Every golfer’s game must have one excellent trait in its arsenal: a fantastic short game. Unless you can hit hole-in-ones on every single shot you ever take (if only!), you’ll need to be able to deliver a good short game just like everyone else has to, from beginners to pros. At the College of Golf in the month of September, students focused on short game fundamentals, learning from three time LPGA Tour and former U.S. Women’s Amateur Champion Donna White.
Here are just some of the short game fundamentals important to every golfer.
A consistent swing – even for your short game
You want your swing to be repetitious, deliver consistently good results and be able to be performed on autopilot. This is just as important on your short game, if not more so. Practice chipping, and master it. A few tips: hit down, shorten your backswing, and practice, practice, practice.
Don’t copy others
Watch golf pros and emulate certain aspects of their fundamentals, certainly. But remember that every golfer is different in size, weight, physical strength, flexibility, and strengths to their golf game. So just because you can mimic exactly what the best pro golfer does doesn’t mean you’ll have their exact same results. It’s better to develop your own successful swing from your own individual traits and characteristics. Practice makes perfect.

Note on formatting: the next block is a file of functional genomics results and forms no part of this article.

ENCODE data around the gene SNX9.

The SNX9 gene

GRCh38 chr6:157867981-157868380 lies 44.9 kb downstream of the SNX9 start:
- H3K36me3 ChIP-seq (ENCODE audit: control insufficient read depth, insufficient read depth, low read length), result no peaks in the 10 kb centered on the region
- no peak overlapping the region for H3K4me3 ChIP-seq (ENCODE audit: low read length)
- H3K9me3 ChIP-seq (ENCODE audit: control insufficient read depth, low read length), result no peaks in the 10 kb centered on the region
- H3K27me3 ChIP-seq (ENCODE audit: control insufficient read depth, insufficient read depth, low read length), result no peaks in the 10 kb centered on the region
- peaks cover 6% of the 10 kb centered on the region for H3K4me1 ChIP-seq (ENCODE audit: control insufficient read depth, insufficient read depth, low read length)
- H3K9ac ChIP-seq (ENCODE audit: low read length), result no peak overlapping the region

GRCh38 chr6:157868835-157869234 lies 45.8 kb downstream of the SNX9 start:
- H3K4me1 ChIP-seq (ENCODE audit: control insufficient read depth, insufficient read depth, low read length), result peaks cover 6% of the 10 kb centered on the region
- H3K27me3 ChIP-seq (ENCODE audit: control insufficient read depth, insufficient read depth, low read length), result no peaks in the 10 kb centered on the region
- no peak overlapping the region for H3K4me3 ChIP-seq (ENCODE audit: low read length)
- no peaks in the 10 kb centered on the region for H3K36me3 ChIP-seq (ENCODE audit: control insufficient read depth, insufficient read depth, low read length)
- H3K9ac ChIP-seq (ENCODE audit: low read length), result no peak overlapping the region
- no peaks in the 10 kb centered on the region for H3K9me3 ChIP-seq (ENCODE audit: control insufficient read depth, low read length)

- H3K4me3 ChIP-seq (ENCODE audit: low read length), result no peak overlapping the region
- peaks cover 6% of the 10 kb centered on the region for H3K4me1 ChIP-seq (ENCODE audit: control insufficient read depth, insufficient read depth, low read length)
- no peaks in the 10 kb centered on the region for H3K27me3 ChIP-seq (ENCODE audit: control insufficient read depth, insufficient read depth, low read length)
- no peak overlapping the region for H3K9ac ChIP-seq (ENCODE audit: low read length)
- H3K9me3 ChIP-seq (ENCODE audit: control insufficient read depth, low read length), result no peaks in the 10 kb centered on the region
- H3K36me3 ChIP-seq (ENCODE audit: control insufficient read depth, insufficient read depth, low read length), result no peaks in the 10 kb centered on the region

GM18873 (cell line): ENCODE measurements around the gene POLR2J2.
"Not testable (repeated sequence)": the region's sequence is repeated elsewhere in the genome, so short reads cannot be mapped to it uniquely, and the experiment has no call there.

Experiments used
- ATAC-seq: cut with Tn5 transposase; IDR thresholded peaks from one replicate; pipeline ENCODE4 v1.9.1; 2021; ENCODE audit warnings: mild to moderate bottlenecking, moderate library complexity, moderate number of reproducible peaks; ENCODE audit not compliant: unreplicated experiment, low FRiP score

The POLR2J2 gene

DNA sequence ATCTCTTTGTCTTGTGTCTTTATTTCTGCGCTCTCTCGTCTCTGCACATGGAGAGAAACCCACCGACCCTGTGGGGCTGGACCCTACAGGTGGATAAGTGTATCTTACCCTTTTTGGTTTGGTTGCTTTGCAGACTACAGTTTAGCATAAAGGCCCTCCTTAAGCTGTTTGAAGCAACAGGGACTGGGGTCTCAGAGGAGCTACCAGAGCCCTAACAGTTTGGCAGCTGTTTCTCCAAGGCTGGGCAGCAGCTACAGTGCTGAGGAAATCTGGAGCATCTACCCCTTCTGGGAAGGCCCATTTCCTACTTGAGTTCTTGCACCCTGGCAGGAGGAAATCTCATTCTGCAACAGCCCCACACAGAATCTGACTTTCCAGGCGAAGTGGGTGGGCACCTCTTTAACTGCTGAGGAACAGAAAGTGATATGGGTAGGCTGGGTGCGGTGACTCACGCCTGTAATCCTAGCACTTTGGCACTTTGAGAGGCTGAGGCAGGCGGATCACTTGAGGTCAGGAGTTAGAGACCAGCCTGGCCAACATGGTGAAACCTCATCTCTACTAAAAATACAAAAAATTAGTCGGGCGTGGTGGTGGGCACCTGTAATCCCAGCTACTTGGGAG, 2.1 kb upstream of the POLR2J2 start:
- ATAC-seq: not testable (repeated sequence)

Visualize your shot
Take a look at the golf ball, then take a look at where you want it to go. Visualize the shot going across the green as well as the strength or softness of the swing that you need to get it there.
Have a routine
Regardless of whether you take only one or many practice putts or swings, develop a routine so you do it consistently every time. This will condition your body to know what to expect and make it easier to remember how to do it best.
Warm up before playing
Sometimes, an hour of warm up can help. It may sound like a lot of time to warm up for a recreational player. But you can bet the best golf players take the time to warm up properly and get ready for their golf game. Even if your schedule doesn’t allow for a full hour’s warm up, at least give yourself as much time as you can to warm up and keep trying to increase that time closer to an hour. Your short game will benefit as will the rest of your game.
Devote at least 50% of your practice time to your short game
Pitches, chips, bunker play, and putting may not all look or feel as glorious or macho as going for the longest drive your muscles can muster, but it will improve your game score immeasurably.
If you think practicing and paying attention to your short game seems dull, try to mix it up for yourself by creating games to practice. You can bet that when you see the strokes come off your score, you’ll be having much more fun and the practice you put in will be well worth it.
About the Author Eric Wilson Ph.D. is a PGA Master Professional and the Vice President of golf school: The College of Golf at Keiser University in Port St. Lucie, FL. You can find The College of Golf on Twitter (@CollegeofGolf) or on Facebook.